• Human traits that are controlled by a
  number of genes are called polygenic traits
  – Height
  – Body weight
  – Skin color
Chapter 11: Human Heredity

 Section 3: Sex-Linked Inheritance
        Sex-Linked Inheritance
• Genes that are located on the sex chromosomes of
  an organism are inherited in a sex-linked pattern
• As in many organisms, the sex in humans is
  determined by the X and Y chromosomes
• In females, meiosis produces egg cells that contain
  one X chromosome and 22 autosomes
• In males, meiosis produces sperm cells of which
  half contain one X chromosome and 22 autosomes
• The sex of a person is determined by whether an
  egg cell is fertilized by an X-carrying sperm or a
  Y-carrying sperm
       The Human XY System
• Although meiosis is a precise mechanism that
  separates the two sex chromosomes of a diploid
  cell into single chromosomes of haploid gamete
  cells, errors sometimes do take place
• The most common of these errors is
• Nondisjunction is the failure of chromosomes
  to separate properly during one of the stages of
      Nondisjunction Disorders
• Roughly 1 birth in 1000 is affected by an abnormality
  involving nondisjunction of the sex chromosomes
   – Turner syndrome
      • Female in appearance but their female sex organs
        do not develop at puberty and they are sterile
      • 45X or 45XO
   – Klinefelter syndrome
      • Male in appearance, and they, too, are sterile
      • 47XXY
       Nondisjunction Disorders
• What can we learn from these abnormalities of the sex
   – An X chromosome is absolutely essential for survival
   – Sex seems to be determined by the presence or
     absence of a Y chromosome and not by the number
     of X chromosomes
   – The Y chromosome contains a gene that switches on
     the male pattern of growth during embryological
       • If this gene is absent, the embryo follows a female
         pattern of growth
  Sex-Linked Genetic Disorders
• Genes that are carried on either the X or the Y
  chromosome are said to be sex-linked
• In humans, the small Y chromosome carries very few
• The much larger X chromosome contains a number of
  genes that are vital to proper growth and development
• Recall that males have one X chromosome
• Thus all X-linked alleles are expressed in males, even
  if they are recessive
• In order for a recessive allele to be expressed in
  females, there must be two copies of it
• Colorblindness is a recessive disorder in which a
  person cannot distinguish between certain colors
• Most types of colorblindness are caused by sex-
  linked genes located on the X chromosome
• The alleles for colorblindness render people
  unable to make some of the pigments in the eye
  necessary for color vision
• Most common is red-green colorblindness
• In humans, color vision depends on the varying
  sensitivity of three groups of specialized nerve
  cells in the retina of the eye
• One group is sensitive to blue light, one to red
  light, and one to green light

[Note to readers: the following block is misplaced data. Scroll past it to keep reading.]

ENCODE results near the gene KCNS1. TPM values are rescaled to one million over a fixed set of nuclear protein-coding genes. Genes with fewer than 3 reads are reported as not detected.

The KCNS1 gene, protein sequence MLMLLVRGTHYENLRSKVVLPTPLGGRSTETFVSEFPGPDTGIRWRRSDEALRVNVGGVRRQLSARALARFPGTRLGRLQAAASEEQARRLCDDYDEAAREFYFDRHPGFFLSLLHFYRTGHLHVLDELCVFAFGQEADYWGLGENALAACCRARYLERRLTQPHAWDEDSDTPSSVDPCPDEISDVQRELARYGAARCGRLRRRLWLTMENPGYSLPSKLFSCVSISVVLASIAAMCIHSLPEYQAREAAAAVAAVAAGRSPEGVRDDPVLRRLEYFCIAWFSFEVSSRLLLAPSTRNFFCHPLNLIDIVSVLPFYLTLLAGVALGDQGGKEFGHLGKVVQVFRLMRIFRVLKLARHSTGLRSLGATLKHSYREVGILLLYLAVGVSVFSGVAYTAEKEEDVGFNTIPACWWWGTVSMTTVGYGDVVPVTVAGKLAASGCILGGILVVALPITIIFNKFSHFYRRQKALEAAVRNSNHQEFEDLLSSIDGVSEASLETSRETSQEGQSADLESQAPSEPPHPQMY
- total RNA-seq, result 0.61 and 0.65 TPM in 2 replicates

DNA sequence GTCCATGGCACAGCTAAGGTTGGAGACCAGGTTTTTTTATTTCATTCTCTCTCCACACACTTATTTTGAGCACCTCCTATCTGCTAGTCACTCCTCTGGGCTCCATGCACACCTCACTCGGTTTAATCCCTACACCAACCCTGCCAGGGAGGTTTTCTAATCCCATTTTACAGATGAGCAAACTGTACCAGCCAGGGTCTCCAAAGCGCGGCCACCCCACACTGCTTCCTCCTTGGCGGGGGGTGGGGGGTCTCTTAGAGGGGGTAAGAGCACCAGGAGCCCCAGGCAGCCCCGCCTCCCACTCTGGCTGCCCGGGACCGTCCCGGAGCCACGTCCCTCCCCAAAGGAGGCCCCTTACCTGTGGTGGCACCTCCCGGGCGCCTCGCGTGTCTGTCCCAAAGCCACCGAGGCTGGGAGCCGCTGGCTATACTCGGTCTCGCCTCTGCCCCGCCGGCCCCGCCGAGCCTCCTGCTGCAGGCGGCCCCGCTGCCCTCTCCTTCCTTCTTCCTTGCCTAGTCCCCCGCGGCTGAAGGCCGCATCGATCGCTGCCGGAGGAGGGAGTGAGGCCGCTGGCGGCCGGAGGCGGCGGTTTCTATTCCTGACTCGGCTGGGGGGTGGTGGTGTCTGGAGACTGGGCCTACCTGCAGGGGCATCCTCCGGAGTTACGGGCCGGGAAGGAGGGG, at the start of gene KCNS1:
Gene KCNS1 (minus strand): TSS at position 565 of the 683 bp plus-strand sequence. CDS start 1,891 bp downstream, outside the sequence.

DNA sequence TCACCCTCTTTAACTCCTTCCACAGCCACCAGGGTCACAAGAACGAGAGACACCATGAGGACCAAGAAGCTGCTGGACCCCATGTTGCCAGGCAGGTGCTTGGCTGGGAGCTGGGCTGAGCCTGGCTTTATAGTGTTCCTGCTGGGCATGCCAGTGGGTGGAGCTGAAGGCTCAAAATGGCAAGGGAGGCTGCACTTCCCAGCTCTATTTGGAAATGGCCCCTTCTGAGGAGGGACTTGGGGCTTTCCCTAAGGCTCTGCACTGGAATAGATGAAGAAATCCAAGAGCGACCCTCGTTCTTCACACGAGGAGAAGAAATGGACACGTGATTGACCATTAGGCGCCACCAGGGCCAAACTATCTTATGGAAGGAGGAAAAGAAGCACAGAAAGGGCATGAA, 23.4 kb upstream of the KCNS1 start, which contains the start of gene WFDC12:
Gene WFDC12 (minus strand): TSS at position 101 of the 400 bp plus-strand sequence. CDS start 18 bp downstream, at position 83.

• Colors of any given shade excite a specific level
  of activity from each of the three groups of nerve
• Because the gene for color vision is carried on the
  X chromosome, the dominant allele for normal
  color vision is represented as XC and the recessive
  allele for red-green color blindness is represented
  as Xc
• Homozygous (ZCZC) and heterozygous (XCXc)
  females have normal color vision
• A female who is heterozygous for colorblindness
  is said to be a carrier because she carries the
  recessive allele but does not express it
• Although she is not colorblind, she is
  capable of passing on the allele for
  colorblindness to her offspring
• Only homozygous recessive females (XcXc)
  are colorblind
• Because males have only one X
  chromosome, they are either colorblind
  (XcY) or have normal color vision (XCY)
• Another recessive allele on the X chromosome
  produces a disorder called hemophilia, or
  bleeder’s disease
• In hemophilia, the protein antihemophilic factor
  (AHF) necessary for normal blood clotting is
• People with hemophilia can bleed to death from
  minor cuts and may suffer internal bleeding from
  bumps or bruises
• Hemophilia can be treated by injecting AHF
  isolated from donated blood
          Muscular Dystrophy
• Muscular dystrophy is an inherited disease that
  results with the progressive wasting away of skeletal
• Children with muscular dystrophy rarely live past
  early adulthood
• The most common form of MD is caused by a
  defective version of the gene that codes for a muscle
  protein known as dystrophin
• This gene is located on the X chromosome
• Researchers are now using molecular techniques to
  insert healthy copies of the dystrophin gene into
  muscle cells
         Sex-Influenced Traits
• Many traits that may seem to be sex-linked, such
  as male pattern baldness, are actually caused by
  genes located on autosomes, not on sex
• Why then is baldness so much more common in
  men than it is in women?
• Male pattern baldness is a sex-influenced trait
• A sex-influenced trait is a trait that is caused by
  a gene whose expression differs in males and
Chapter 11: Human Heredity

  Section 4: Diagnosis of Genetic
 Diagnosis of Genetic Disorders
• Humans have been aware of genetic disorders
  throughout history
• For years, physicians have longed for a way to
  detect and treat genetic disorders
• Today, for some disorders, detection is as
  simple as an examination of a person’s
 A Chromosomal Abnormality –
       Down Syndrome
• In Down syndrome, there is an extra copy of
  chromosome 21
• Down syndrome results in mental retardation
  that ranges from mild to severe
• It is also characterized by an increased
  susceptibility to many diseases
• In the US, 1 baby in every 800 is born with
  Down syndrome
                Prenatal Diagnosis
• Down syndrome and other genetic disorders can now be diagnosed
  before birth by analyzing cells from the developing embryo
   – Amniocentesis
       • Requires the removal of a small amount of fluid from the sac
          surrounding the embryo
             – Cells are grown in a lab, treated with a chemical to prevent
               cell division, and carefully examined
             – Karyotype is prepared to make certain that the
               chromosomes are normal
   – Chorionic villus biopsy
       • A sample of embryonic cells is removed directly from the
          membrane surrounding the embryo
       • More rapid results
       • Recent studies have linked limb defects in babies to CVB tests
          done before the tenth week of pregnancy
         Ethical Considerations
• The emerging ability to identify genetic disorders before
  birth has already begun to force parents and physicians
  to face ethical issues that past generations could never
  have imagined
   – How should parents react to the news that their child
      might be born with a serious or fatal genetic
   – What factors – medical, economic, social, and ethical
      – should be considered in such cases, and who should
      make the decision?

To top